Knights on the Tiles
Saffron Walden Museum’s Object of the Month for March features a sample of luxury flooring from the late Middle Ages. Decorated tiles of fired clay were hard-wearing, and were an attractive and practical way of embellishing a special building or room. At first, elaborate tiled floors were the preserve of royalty, aristocracy and the great cathedrals and abbeys. The industry seems to have expanded in the fourteenth century as demand spread and decorated tile floors became within the reach of wealthy merchants, landed gentry and local churches.
There were many styles of decorative tile flooring; the tiles in Saffron Walden Museum’s collections illustrate the most popular late medieval technique, inlaid or ‘encaustic’ tiles. Plain slabs of red clay were stamped with a wooden block which had a pattern carved into it, so that the pattern was lightly impressed into the surface of the clay. The sunken pattern was then filled with white clay, trimmed and coated with a lead glaze. When fired in a kiln, the lead glaze made the tile appear red-brown with a yellow pattern.
The Museum’s collection includes 19 medieval floor tiles with inlaid design, though some are worn or incomplete. They were acquired in the period 1870-80, from local antiquarians or private collectors as far as we know, however the records made at the time are not as detailed as we would like, with only a vague reference to where some of the tiles came from. Fortunately, archaeologists’ knowledge of the medieval tile industry has increased greatly during the past 150 years thanks to excavations and research, so it is now possible to say where many of the tiles were made, even if we do not know the place where the tiled floor was laid. A recent research visit by Paul Drury FSA, who is an authority on medieval tiles, has provided us with much more information on the Museum’s small collection of medieval tiles. The three tiles featured here have been chosen for display in the Museum during March ,and can be found in a small case on the first floor level of the Great Hall gallery.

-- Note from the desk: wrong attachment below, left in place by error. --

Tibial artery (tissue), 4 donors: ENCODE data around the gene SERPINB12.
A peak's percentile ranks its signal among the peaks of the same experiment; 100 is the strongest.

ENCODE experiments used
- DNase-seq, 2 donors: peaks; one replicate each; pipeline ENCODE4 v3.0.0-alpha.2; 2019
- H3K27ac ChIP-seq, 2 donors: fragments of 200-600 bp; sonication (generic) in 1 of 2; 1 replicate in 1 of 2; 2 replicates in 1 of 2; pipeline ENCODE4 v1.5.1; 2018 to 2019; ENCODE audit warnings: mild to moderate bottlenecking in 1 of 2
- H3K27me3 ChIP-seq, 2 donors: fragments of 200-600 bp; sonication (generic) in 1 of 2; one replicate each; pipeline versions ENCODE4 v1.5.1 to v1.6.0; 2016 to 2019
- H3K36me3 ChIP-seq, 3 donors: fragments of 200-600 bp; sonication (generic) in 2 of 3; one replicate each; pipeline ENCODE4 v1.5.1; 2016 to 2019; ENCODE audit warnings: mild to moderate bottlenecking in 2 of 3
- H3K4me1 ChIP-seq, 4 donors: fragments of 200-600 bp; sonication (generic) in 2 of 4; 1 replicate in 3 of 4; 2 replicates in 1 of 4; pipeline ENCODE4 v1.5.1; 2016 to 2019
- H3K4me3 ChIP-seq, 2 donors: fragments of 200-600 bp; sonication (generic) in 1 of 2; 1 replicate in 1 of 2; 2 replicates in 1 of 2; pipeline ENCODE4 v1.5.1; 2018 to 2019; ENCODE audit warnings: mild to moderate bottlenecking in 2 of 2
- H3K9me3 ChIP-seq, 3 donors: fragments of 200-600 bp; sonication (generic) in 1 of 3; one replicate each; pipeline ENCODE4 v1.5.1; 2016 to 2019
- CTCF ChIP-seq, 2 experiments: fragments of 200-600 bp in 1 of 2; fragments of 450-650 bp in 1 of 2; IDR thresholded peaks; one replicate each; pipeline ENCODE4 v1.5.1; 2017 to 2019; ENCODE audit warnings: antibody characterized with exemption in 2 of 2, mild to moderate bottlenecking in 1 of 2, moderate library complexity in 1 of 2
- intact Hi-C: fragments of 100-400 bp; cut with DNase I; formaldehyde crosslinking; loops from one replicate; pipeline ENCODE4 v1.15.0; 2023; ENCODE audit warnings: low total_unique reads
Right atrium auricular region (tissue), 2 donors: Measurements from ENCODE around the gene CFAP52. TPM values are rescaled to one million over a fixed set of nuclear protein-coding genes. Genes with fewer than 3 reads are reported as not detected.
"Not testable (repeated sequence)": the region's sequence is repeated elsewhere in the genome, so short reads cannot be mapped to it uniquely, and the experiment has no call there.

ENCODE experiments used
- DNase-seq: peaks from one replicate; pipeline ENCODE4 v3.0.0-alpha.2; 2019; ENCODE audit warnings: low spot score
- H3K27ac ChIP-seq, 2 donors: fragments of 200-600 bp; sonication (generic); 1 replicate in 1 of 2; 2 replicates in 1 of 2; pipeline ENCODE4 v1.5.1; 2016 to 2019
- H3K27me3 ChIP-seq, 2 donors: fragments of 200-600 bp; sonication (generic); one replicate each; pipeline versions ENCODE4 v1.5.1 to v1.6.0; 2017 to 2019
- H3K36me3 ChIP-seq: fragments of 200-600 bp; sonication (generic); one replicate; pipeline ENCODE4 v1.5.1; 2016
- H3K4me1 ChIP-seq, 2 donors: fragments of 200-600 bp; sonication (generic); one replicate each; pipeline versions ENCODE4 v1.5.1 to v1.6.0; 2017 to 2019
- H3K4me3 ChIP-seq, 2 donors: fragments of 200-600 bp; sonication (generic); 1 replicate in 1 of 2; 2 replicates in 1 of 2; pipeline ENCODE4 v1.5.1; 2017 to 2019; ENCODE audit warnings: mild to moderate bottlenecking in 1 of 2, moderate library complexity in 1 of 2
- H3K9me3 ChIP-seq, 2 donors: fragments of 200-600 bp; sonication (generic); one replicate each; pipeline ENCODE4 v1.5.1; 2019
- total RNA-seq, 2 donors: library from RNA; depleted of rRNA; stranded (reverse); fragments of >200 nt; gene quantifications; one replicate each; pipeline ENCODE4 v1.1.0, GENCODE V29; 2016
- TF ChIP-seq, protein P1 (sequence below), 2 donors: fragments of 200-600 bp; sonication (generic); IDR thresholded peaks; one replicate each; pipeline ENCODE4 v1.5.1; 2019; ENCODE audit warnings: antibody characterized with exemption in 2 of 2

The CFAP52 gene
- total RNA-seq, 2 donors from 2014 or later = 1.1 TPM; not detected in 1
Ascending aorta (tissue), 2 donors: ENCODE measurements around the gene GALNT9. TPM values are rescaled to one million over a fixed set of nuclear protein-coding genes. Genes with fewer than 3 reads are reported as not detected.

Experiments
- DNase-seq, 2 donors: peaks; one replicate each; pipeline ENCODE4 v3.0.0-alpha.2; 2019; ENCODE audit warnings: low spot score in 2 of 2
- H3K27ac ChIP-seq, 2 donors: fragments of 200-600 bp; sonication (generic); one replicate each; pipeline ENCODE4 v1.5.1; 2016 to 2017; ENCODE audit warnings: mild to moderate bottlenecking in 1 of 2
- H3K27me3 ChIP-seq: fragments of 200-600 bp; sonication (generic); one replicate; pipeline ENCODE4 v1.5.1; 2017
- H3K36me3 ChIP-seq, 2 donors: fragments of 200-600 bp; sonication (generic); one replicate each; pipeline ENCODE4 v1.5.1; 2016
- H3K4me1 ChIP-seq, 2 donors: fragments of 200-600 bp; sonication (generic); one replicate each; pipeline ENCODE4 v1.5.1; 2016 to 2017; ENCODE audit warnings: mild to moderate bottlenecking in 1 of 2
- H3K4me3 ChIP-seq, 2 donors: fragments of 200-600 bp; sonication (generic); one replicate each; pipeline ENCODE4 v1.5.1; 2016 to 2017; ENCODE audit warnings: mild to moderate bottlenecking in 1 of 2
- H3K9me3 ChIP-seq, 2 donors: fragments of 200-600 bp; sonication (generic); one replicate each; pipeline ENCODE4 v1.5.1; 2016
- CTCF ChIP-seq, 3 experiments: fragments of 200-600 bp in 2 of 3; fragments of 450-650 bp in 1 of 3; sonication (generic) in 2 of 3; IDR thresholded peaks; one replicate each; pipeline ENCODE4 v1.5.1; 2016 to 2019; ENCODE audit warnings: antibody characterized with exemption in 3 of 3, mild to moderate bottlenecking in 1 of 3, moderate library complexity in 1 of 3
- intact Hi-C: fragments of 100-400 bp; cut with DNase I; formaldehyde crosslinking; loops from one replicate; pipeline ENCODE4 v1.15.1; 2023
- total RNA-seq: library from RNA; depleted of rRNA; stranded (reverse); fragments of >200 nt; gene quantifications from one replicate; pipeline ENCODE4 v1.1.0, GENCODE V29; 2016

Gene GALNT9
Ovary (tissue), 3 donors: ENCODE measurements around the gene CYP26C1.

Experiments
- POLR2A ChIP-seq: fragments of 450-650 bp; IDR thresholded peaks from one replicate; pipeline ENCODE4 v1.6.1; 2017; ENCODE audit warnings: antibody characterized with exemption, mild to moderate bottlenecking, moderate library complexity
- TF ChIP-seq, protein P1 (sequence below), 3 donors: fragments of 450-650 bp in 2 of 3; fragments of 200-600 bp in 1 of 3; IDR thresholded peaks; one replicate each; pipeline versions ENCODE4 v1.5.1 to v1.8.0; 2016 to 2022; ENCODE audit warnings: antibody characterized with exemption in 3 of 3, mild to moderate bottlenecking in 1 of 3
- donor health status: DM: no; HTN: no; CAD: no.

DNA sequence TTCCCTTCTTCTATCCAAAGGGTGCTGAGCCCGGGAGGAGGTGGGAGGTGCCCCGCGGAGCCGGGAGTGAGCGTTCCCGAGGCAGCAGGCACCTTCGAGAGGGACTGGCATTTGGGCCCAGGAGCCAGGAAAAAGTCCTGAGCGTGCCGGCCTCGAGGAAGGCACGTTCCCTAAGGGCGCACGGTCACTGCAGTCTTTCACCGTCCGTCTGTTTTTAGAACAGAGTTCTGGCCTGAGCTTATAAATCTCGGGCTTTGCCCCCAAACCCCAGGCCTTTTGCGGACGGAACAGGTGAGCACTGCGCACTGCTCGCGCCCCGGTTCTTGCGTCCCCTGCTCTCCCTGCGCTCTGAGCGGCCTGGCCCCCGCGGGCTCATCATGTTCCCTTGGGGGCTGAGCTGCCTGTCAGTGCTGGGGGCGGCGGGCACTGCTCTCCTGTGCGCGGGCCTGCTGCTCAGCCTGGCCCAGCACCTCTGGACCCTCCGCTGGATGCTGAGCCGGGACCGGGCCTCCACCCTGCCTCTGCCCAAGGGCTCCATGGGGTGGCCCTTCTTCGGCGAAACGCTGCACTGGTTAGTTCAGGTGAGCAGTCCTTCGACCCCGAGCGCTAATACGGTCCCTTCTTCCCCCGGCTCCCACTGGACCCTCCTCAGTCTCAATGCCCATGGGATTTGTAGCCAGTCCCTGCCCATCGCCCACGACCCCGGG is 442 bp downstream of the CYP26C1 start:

1 Tile with castle design, made near Winchester, Hampshire
Impressive tile, of larger than usual size, was made in the Winchester area, possibly from Otterbourne (a village south of the city) where there are records of a tilery providing tiles to Winchester roundabout 1400. The Museum’s register entry states that this tile came from Winchester.
2 Tile made at Chertsey, Surrey
Large tile, made at Chertsey, Surrey around 1250 – 1300. Chertsey was an important tilery producing high-quality picture tiles as well as more ordinary geometric designs like this one. Tiles with geometric designs like 2 and 3 were designed to be laid in groups of four, to create a larger pattern.
3 Tile made at Penn, Buckinghamshire
The village of Penn was the location for a large tile-making industry in the fourteenth century. Penn supplied tiles beyond Buckinghamshire to north-west Essex and south Cambridgeshire; examples of Penn tiles have been recorded at churches in Saffron Walden, the Chesterfords and Little Shelford.
4 Tile with monogram of John Baret, merchant of Bury St Edmunds
Tile displays the monogram (interlinked initials) of a merchant John Baret, who lived in Bury St Edmunds from the 1390s to 1467. The same monogram design was used to decorate the ceiling of his chantry chapel in the church of St Mary, Bury St Edmunds. A similar JB tile was found at Rattlesden in Suffolk and it si possible that our tile came from a site near Saffron Walden. The John Baret tile may also have been made locally, as it belongs to s group of tiles found along the border of north Essex, south Cambridgeshire and south Suffolk.